The next two chapters (“The Biological Wave”; “The Economic Wave”) document historical shifts that in turn set great shifts in languages into motion. First, they discuss the effects of the rise of agriculture, which, over centuries, ultimately led to the spread of Indo-European populations (and crops) throughout the Western Hemisphere and Australia. The authors place under the microscope the power shifts brought about by economic advantages of “metropolitan” (as opposed to “peripheral”) languages. As a case study, they detail the demise of the Celtic languages.
These passages also include grim testaments from world history, including the slaughter of the indigenous population of Tasmania. So far, the authors have laid out a series of facts and observations about what has already occurred. The last two chapters (“Why Something Should Be Done” and “Sustainable Futures”) elaborate the authors’ views on the importance of the issues they have been relating, with a strong focus on sustainability. Thankfully, they also provide a few success stories of groups (Hawaiian, the Karaja of central Brazil, the Passamaquoddy of Maine) that have turned the tide and have been able to maintain their threatened ative languages, although such examples are sadly rare in comparison to the peoples whose tongues are extinguished. They also examine the state of bilingualism in the United States. There is a section for references and further reading, as well as a bibliography.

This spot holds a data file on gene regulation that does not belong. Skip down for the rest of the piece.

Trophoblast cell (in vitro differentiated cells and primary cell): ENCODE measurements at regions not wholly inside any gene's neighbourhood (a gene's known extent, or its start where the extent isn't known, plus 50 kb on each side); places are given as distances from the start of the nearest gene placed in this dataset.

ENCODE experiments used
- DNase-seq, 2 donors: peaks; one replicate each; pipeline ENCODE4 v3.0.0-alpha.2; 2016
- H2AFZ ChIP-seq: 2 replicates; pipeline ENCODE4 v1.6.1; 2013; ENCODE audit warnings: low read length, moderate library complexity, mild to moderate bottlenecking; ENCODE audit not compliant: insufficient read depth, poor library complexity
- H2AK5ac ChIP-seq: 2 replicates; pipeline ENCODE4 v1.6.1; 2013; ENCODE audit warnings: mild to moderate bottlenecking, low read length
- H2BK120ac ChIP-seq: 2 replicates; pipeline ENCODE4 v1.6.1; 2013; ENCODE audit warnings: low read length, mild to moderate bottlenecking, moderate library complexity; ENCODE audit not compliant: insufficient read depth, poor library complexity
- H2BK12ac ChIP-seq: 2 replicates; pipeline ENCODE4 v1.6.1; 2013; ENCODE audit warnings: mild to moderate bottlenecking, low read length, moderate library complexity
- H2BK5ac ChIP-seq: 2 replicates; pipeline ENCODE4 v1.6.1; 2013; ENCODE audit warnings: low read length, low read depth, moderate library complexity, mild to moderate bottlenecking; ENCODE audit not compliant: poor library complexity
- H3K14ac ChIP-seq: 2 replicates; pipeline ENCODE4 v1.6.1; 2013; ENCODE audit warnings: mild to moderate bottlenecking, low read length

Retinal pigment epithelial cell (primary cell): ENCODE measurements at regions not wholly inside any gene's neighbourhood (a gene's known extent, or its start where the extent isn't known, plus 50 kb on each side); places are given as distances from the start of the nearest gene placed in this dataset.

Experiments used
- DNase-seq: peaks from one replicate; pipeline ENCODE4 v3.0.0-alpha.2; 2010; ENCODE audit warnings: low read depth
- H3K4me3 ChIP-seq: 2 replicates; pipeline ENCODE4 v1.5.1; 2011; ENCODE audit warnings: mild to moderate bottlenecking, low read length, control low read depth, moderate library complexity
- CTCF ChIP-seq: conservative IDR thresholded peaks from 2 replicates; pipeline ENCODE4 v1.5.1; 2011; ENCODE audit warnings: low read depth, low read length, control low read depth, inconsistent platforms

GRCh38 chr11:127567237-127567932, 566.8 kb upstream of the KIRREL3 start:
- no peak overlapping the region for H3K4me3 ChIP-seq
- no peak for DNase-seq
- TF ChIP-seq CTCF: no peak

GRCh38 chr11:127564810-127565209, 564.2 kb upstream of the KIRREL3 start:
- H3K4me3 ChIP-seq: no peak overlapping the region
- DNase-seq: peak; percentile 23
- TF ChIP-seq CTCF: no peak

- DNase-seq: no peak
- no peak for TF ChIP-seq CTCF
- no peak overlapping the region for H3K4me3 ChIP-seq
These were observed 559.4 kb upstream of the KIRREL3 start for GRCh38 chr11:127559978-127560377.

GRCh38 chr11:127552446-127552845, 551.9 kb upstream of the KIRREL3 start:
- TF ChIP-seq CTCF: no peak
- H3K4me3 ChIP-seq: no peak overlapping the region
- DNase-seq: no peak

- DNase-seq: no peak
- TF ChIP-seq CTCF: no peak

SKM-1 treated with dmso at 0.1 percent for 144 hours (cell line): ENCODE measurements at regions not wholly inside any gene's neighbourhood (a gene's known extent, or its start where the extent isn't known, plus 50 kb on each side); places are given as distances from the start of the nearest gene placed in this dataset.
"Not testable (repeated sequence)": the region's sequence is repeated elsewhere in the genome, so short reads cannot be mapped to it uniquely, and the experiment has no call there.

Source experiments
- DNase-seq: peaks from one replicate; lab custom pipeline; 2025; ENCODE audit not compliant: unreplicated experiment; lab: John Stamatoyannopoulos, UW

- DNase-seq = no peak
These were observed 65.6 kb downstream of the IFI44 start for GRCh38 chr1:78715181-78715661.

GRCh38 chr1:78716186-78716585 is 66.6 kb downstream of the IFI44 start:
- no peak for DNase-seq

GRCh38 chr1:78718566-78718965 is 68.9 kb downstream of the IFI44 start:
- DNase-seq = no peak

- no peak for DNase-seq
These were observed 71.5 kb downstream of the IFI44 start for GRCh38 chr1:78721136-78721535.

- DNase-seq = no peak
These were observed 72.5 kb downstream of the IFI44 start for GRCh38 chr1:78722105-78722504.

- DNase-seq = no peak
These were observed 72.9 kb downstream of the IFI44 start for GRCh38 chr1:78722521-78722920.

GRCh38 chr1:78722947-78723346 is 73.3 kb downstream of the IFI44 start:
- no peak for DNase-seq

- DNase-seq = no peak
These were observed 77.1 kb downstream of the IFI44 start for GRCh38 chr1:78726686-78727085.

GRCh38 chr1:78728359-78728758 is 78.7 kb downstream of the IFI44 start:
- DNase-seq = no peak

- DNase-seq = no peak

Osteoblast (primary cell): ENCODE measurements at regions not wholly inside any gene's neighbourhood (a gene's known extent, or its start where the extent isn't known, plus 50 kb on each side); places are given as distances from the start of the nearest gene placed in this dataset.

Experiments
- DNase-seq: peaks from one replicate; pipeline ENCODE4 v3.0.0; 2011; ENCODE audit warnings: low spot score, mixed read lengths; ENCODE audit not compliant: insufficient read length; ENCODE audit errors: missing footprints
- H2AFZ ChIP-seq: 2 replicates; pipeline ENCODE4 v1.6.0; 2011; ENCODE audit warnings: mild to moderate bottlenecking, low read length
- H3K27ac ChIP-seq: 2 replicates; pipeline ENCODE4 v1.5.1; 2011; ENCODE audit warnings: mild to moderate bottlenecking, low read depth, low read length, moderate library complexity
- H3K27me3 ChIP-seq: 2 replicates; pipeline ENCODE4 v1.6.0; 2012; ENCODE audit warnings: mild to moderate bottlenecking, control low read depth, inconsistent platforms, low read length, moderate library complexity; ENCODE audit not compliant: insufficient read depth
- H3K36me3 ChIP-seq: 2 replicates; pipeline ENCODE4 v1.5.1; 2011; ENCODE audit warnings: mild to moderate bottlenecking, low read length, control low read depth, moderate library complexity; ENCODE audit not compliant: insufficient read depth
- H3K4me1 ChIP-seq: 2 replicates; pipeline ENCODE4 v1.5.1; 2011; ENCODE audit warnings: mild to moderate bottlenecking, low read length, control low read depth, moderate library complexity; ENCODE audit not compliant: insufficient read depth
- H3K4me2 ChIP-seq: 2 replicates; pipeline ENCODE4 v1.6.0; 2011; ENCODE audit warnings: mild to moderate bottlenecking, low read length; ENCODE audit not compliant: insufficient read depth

The book is well-indexed, and features numerous charts, tables, and photographs. This work is free of academic jargon that can be so annoying to those who are not versed in that special vocabulary. The only example of academese I could find was on page 58, where the authors use the capitalized term “Other. A profusion of unexplained terms such as these would have made the book inaccessible, but one sole instance is forgivable as an accidental inclusion. The language is, in fact, very clear and precise. Vanishing Voices should be very accessible even for people who have little or no background in linguistics. If you have an interest in preservation, conservation, the environment, social justice, global politics, or linguistics, there is something to recommend for you in Vanishing Voices.
Cite this Vanishing Voices
Vanishing Voices. (2017, Jan 22). Retrieved from https://graduateway.com/vanishing-voices/